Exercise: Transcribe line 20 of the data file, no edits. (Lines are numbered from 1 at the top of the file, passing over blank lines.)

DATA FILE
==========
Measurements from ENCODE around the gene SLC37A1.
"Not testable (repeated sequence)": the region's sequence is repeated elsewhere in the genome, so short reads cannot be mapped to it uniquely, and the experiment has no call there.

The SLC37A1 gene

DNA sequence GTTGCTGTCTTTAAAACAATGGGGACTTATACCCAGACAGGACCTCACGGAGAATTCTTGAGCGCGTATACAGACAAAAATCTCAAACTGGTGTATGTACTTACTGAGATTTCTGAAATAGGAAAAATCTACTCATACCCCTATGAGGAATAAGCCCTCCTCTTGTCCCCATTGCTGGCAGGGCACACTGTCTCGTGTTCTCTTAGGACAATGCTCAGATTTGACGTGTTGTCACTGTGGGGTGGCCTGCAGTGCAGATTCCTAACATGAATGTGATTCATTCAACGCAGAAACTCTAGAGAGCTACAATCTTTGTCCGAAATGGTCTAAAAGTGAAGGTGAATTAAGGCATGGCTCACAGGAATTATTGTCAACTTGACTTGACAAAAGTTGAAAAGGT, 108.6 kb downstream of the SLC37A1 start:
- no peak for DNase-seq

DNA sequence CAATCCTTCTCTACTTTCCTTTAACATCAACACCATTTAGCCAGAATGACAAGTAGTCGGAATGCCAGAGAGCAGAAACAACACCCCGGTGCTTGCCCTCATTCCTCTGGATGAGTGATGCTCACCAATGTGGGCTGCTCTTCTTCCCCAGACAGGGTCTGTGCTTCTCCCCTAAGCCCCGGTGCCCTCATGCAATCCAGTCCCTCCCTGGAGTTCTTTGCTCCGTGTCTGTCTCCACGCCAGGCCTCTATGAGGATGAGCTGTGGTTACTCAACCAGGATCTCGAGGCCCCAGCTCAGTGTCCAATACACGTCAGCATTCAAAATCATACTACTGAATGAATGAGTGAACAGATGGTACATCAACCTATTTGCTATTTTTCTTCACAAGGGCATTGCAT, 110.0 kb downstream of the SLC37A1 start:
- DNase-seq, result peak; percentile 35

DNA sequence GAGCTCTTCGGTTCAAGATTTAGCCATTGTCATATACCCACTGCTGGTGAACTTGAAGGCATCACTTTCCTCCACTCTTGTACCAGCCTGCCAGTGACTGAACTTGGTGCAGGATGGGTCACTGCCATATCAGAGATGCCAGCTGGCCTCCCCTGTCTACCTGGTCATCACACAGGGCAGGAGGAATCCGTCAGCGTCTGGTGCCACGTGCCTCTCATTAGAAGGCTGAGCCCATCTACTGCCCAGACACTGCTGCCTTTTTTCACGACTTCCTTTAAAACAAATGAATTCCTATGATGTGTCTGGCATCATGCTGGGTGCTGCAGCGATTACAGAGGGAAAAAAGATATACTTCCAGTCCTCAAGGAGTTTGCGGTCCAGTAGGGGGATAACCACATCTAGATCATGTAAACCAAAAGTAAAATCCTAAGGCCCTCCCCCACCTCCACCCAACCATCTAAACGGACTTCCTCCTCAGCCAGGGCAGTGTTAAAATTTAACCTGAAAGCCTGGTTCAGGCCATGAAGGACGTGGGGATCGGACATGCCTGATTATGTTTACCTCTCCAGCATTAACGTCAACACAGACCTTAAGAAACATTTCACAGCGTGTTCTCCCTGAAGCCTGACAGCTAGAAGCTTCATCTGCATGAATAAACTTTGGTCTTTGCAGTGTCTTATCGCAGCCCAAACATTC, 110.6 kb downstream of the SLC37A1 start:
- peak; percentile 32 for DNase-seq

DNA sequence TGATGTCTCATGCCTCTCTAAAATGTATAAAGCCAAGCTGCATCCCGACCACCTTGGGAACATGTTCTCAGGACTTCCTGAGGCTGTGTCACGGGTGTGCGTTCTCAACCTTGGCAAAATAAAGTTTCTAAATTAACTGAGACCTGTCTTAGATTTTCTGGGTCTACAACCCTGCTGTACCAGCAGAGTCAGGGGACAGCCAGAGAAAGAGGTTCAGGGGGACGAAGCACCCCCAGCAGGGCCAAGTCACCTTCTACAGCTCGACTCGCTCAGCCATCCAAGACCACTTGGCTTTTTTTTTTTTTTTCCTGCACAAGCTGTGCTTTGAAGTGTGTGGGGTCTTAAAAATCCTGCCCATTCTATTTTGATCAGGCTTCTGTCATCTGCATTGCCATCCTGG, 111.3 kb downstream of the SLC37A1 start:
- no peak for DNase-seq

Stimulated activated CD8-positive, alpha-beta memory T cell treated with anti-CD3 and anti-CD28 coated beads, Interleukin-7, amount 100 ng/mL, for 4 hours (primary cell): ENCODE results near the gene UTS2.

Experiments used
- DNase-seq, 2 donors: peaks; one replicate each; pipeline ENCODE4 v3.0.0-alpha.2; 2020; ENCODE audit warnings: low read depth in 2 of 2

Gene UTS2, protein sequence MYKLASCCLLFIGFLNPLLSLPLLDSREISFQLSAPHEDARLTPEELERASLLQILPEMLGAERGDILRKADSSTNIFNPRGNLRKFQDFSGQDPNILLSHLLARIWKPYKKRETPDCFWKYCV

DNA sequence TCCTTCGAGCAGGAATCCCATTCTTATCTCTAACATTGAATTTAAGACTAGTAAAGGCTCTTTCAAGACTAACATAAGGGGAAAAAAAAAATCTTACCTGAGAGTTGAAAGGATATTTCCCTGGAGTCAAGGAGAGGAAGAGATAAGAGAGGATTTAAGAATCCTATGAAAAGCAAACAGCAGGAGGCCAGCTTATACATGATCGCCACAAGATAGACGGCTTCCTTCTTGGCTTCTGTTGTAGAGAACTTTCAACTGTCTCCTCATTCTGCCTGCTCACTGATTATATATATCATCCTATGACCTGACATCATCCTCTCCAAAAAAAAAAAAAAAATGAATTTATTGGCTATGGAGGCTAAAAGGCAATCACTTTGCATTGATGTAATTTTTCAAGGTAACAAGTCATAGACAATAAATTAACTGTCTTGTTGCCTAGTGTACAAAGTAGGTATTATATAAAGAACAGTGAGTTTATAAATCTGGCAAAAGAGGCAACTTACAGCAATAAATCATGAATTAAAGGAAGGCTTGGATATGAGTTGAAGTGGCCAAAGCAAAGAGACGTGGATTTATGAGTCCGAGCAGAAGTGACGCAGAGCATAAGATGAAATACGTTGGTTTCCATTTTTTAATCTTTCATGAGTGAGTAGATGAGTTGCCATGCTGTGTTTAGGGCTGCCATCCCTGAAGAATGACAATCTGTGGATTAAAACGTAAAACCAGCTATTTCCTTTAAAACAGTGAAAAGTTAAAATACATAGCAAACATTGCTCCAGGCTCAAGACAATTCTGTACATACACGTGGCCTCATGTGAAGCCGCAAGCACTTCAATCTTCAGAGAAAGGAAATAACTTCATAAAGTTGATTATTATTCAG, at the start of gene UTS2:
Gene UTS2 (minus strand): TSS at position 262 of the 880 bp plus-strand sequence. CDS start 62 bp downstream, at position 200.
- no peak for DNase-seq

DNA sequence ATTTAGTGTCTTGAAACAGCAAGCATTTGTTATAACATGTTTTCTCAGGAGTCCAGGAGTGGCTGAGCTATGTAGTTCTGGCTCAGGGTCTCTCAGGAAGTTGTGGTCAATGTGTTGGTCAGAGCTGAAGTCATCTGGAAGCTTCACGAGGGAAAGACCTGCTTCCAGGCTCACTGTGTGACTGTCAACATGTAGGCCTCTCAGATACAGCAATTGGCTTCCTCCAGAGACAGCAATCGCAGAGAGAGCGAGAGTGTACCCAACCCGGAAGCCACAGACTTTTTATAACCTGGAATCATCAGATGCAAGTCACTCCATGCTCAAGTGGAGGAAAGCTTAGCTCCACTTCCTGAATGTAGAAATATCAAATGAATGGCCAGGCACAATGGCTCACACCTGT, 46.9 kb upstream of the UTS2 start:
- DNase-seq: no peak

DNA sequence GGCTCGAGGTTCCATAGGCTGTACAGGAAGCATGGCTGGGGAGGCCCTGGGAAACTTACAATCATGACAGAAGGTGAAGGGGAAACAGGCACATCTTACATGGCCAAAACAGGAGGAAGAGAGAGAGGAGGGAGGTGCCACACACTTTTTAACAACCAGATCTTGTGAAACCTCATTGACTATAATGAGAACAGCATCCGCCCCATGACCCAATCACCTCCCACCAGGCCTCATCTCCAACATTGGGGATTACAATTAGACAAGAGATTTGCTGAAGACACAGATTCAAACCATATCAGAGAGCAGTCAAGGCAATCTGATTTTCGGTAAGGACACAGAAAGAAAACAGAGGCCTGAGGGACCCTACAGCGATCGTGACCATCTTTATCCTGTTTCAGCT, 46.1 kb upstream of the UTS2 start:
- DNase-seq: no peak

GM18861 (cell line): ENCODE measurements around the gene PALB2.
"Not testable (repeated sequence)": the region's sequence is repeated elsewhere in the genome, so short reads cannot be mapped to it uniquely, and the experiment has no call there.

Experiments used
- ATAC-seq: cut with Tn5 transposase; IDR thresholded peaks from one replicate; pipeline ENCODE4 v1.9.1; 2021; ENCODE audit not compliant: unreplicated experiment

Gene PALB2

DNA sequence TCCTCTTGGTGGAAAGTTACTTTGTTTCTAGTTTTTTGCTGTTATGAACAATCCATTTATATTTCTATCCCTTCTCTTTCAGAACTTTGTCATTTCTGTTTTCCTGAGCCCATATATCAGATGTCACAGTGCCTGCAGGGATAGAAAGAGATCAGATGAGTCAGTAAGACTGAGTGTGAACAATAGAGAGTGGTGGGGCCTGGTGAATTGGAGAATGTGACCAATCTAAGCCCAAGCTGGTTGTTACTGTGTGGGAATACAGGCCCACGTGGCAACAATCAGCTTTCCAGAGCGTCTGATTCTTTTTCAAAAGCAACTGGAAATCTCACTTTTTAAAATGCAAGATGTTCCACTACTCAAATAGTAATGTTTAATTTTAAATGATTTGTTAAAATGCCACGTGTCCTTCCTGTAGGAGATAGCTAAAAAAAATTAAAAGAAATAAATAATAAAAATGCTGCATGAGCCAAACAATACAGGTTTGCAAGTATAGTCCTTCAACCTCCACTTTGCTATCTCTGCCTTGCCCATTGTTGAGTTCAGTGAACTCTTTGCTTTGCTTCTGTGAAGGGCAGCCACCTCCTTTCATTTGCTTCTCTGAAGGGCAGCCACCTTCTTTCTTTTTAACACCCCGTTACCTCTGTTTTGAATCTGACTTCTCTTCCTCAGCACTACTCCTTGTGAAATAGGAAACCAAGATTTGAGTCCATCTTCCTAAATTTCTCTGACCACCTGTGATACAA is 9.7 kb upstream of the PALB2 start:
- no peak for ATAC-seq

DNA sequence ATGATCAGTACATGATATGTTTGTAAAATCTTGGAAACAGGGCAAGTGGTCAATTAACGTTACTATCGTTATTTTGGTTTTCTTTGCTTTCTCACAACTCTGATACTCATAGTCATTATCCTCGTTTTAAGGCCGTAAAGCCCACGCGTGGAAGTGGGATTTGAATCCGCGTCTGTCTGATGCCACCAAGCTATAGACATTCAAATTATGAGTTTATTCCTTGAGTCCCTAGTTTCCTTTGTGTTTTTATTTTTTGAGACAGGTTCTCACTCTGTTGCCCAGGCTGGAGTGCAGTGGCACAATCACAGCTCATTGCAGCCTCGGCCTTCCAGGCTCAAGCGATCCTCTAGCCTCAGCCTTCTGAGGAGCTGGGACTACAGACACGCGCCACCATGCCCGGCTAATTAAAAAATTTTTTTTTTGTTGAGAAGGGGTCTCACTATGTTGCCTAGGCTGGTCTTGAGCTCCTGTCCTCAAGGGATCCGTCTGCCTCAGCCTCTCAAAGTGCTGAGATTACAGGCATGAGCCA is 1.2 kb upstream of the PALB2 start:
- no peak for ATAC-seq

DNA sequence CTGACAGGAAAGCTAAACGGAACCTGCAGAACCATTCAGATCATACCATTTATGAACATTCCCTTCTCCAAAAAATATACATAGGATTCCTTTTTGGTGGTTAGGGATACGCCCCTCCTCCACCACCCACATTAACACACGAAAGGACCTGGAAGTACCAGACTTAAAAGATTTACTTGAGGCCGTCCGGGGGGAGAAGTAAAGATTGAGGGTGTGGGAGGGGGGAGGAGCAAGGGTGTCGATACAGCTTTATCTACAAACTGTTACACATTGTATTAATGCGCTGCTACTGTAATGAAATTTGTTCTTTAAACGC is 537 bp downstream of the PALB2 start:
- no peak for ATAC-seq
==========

- DNase-seq: no peak